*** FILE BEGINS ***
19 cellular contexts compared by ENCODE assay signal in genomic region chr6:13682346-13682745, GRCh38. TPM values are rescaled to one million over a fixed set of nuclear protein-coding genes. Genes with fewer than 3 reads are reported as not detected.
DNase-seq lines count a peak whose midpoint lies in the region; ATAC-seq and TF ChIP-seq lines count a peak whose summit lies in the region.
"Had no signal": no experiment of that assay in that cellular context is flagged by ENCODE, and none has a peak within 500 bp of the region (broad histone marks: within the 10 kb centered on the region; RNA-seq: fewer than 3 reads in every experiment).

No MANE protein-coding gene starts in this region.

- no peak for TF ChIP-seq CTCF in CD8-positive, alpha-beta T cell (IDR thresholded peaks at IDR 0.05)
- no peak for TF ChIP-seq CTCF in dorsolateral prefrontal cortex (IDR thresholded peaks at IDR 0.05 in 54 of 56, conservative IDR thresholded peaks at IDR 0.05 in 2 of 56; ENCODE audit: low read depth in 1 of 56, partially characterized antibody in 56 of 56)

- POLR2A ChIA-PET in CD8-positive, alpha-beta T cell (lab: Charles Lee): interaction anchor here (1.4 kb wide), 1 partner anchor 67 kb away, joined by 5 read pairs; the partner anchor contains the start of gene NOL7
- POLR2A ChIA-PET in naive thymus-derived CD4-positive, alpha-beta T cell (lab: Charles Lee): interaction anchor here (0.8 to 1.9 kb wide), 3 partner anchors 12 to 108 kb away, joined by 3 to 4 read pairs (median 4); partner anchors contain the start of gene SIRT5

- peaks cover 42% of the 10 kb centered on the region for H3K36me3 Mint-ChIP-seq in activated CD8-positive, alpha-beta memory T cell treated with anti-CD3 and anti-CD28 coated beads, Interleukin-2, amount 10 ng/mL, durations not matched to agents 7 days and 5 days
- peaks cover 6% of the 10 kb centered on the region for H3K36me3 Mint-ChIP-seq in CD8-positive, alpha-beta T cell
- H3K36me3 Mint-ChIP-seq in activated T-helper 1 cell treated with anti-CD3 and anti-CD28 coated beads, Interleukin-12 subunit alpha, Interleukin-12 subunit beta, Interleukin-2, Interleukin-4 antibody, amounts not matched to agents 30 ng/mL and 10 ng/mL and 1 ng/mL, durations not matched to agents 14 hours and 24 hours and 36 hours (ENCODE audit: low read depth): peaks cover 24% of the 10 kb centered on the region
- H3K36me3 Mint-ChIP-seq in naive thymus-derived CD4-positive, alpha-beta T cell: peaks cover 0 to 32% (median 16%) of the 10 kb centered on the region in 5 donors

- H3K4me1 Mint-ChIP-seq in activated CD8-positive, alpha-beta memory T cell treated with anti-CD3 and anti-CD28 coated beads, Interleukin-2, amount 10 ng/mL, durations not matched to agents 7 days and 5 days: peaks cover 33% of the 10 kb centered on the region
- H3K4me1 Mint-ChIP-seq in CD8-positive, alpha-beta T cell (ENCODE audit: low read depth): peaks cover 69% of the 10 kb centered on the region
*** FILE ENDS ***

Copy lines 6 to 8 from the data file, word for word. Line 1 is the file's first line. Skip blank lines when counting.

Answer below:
- no peak for TF ChIP-seq CTCF in dorsolateral prefrontal cortex (IDR thresholded peaks at IDR 0.05 in 54 of 56, conservative IDR thresholded peaks at IDR 0.05 in 2 of 56; ENCODE audit: low read depth in 1 of 56, partially characterized antibody in 56 of 56)

- POLR2A ChIA-PET in CD8-positive, alpha-beta T cell (lab: Charles Lee): interaction anchor here (1.4 kb wide), 1 partner anchor 67 kb away, joined by 5 read pairs; the partner anchor contains the start of gene NOL7
- POLR2A ChIA-PET in naive thymus-derived CD4-positive, alpha-beta T cell (lab: Charles Lee): interaction anchor here (0.8 to 1.9 kb wide), 3 partner anchors 12 to 108 kb away, joined by 3 to 4 read pairs (median 4); partner anchors contain the start of gene SIRT5